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I was a four year old boy when I was picked up from a minor fall. My boo-boo was brushed off and it was the first time I heard, “You’ll be OK. You’ll heal long before you grow up and get married.”

So when I reached puberty that promise fizzled. It suddenly seemed to only exist for my three sisters. I came to the realization that I was gay and gay people were not even thinking about getting married in 1968, the year I turned twelve. Truth be told, I’m pretty sure I had not yet learned a word for being attracted to another boy.

We, as a culture, have come a long way since 1968. Gay people have learned that it is healthy to “come out.” We have learned that we are stronger when we have a community of others around us lending us emotional support. We have developed our self-esteem and become more productive and find it beneficial to live with the partner we love. We have learned that we are not alone. We now know that we can get married and raise children. We call this “lifestyle”: family living. For the most part, our families have accepted us for as we are and now the citizens of our state have voted to affirm our relationships!

So, as it turns out, my grandmother (even though she didn’t know it at the time) was correct in 1960 when she told me I would grow up and get married. Mom-mom has been gone a long time, but I knew she loved me then and I know she would be ecstatic now to know that I have this opportunity, in 2012, to finally get married.

The realization that marriage is now a reality says to me as a gay man that my community and my family respects me as much as they respect the marriages of my three sisters. This vote FOR Question 6 is was about the inclusion of everyone in our society. Extending this marriage opportunity has strengthened the concept of marriage in the broader community.

We can now place the expectation on all of our children, straight or not, because more people will have everyday conversations about the inevitability that ALL relationships are affirmed and respected when they culminate in marriage.

Our gay sons and lesbians daughters will now set their goal on sharing in that societal expectation.

Thank You Maryland!

Originally posted to Jacovisio on Thu Nov 15, 2012 at 12:50 PM PST.

Also republished by Maryland Kos.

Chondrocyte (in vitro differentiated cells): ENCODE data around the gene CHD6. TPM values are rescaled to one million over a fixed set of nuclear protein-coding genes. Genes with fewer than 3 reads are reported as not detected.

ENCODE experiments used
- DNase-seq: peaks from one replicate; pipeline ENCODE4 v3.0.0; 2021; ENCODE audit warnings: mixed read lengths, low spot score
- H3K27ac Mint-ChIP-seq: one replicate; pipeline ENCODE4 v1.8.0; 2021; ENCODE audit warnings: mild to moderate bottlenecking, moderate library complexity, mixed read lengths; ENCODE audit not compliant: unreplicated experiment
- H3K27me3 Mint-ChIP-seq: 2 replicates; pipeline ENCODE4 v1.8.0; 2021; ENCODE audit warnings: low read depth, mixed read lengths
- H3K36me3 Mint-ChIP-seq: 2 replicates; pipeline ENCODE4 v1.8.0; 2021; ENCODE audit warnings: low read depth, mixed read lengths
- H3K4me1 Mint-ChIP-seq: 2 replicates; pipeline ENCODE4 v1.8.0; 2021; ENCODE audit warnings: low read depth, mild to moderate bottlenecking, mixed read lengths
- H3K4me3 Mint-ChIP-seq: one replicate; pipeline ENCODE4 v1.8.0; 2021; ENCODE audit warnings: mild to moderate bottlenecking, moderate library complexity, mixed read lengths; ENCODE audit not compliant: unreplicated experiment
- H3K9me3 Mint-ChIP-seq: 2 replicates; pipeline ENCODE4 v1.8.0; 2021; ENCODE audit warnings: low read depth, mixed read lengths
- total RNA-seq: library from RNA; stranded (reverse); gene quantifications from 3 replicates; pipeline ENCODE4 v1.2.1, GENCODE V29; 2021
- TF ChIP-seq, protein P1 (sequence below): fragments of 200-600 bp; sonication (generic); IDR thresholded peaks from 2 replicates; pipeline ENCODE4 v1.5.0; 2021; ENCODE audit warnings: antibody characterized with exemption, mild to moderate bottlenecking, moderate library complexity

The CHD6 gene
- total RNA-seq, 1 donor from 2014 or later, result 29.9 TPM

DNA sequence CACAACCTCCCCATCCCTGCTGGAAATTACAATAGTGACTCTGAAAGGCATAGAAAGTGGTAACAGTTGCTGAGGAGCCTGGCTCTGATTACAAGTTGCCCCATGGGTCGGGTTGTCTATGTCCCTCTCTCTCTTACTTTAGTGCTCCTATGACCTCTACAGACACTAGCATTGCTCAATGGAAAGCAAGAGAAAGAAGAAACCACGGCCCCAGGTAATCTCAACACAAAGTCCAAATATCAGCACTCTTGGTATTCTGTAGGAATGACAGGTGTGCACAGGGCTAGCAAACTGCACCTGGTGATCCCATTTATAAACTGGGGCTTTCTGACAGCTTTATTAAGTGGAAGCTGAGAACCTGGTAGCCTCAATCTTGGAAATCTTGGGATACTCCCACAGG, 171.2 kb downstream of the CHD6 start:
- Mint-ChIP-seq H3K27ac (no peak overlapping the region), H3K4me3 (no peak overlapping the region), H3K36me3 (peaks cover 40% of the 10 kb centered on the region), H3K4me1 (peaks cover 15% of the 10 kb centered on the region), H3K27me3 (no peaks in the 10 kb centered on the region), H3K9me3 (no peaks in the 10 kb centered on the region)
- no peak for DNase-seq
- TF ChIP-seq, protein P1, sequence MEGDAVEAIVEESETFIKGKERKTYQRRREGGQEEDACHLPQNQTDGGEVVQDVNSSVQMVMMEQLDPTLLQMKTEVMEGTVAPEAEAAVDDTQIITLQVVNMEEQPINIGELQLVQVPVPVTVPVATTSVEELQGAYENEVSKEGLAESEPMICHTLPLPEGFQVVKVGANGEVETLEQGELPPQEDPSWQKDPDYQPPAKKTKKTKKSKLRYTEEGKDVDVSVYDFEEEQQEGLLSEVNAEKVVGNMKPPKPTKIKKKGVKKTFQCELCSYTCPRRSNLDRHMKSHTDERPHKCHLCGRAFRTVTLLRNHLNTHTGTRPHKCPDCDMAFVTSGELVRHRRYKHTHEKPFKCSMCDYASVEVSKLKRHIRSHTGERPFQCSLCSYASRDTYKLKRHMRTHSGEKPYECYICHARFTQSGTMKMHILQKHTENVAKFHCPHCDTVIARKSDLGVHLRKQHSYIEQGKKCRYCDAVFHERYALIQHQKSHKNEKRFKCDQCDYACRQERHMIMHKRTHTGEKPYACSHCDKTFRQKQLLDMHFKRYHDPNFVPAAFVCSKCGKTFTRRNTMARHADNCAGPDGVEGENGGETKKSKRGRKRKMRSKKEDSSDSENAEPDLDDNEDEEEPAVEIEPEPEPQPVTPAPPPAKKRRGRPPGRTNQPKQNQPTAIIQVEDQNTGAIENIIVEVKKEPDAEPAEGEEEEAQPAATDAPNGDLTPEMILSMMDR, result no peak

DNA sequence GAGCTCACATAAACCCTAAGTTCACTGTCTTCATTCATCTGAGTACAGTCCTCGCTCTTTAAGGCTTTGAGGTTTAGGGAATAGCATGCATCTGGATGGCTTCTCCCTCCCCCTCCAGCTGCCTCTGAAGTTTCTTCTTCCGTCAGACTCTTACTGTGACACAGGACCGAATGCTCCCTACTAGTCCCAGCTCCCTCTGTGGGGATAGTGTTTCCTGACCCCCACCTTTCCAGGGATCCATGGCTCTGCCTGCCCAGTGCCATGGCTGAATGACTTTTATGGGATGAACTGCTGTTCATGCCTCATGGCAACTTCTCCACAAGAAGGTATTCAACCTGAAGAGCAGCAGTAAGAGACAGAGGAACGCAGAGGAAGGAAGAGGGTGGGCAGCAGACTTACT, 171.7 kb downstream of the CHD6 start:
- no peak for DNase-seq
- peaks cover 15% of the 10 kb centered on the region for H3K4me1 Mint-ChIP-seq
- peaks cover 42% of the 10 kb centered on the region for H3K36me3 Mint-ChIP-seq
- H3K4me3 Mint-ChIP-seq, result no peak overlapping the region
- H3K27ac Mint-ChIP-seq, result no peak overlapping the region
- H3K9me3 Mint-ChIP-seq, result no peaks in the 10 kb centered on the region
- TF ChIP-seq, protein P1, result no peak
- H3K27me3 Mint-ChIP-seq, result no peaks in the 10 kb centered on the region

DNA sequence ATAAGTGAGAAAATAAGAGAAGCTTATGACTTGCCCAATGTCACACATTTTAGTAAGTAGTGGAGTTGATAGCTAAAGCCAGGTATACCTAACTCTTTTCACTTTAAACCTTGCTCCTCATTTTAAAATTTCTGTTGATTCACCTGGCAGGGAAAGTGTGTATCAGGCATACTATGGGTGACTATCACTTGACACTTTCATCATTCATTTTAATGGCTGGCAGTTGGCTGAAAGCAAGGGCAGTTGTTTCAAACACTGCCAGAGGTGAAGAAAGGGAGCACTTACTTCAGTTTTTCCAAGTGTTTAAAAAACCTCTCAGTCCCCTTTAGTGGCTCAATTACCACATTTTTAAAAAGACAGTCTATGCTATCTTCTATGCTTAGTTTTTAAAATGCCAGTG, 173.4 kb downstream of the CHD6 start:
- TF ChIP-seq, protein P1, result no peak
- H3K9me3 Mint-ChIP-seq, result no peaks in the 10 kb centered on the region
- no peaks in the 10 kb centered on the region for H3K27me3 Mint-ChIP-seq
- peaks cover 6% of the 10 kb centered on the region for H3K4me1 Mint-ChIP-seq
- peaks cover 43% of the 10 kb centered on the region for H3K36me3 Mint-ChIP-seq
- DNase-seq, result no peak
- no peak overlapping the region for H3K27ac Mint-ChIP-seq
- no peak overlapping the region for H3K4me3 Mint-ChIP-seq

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Comment Preferences

  •  So when's the big day? (4+ / 0-)

    :-)

  •  Permanent companionship with someone (5+ / 0-)

    you love and all the bennies that go with it, is a human right. Period.  (Note: to those morans who think gay marriage will let you marry Fido, the key word is HUMAN).  If it were only about making babies, infertile couples and post-menopausal women wouldn't be allowed to marry--let alone folks like us who didn't want children.

    P.S. I'll be married for 25 years in a "traditional" marriage, and gay marriage hasn't done anything to harm it n(actually, I suspect it supports it, since we're really not at all traditional, merely straight). You guys just aren't trying hard enough!  Get to work.

    Before I die, I want to see marriage equality legal in all 50 states. And I'd like to see right-wing Christians crawl back in their churches and just shut up.

    The last time we mixed religion and politics people got burned at the stake.

    by irishwitch on Thu Nov 15, 2012 at 01:05:43 PM PST

    •  Not just a human right, an essential part (1+ / 0-)
      Recommended by:
      irishwitch

      of a healthy modern society.  I am a firm, FIRM believer in the value of marriage (gay or straight) because of the value it provides to society.  The married pair look after each other in a health, legal, emotional, and economic sense, and provide that all-important two parent household for children.

      "Believe nothing, no matter where you read it, or who said it... unless it agrees with your own reason and your own common sense." -The Buddha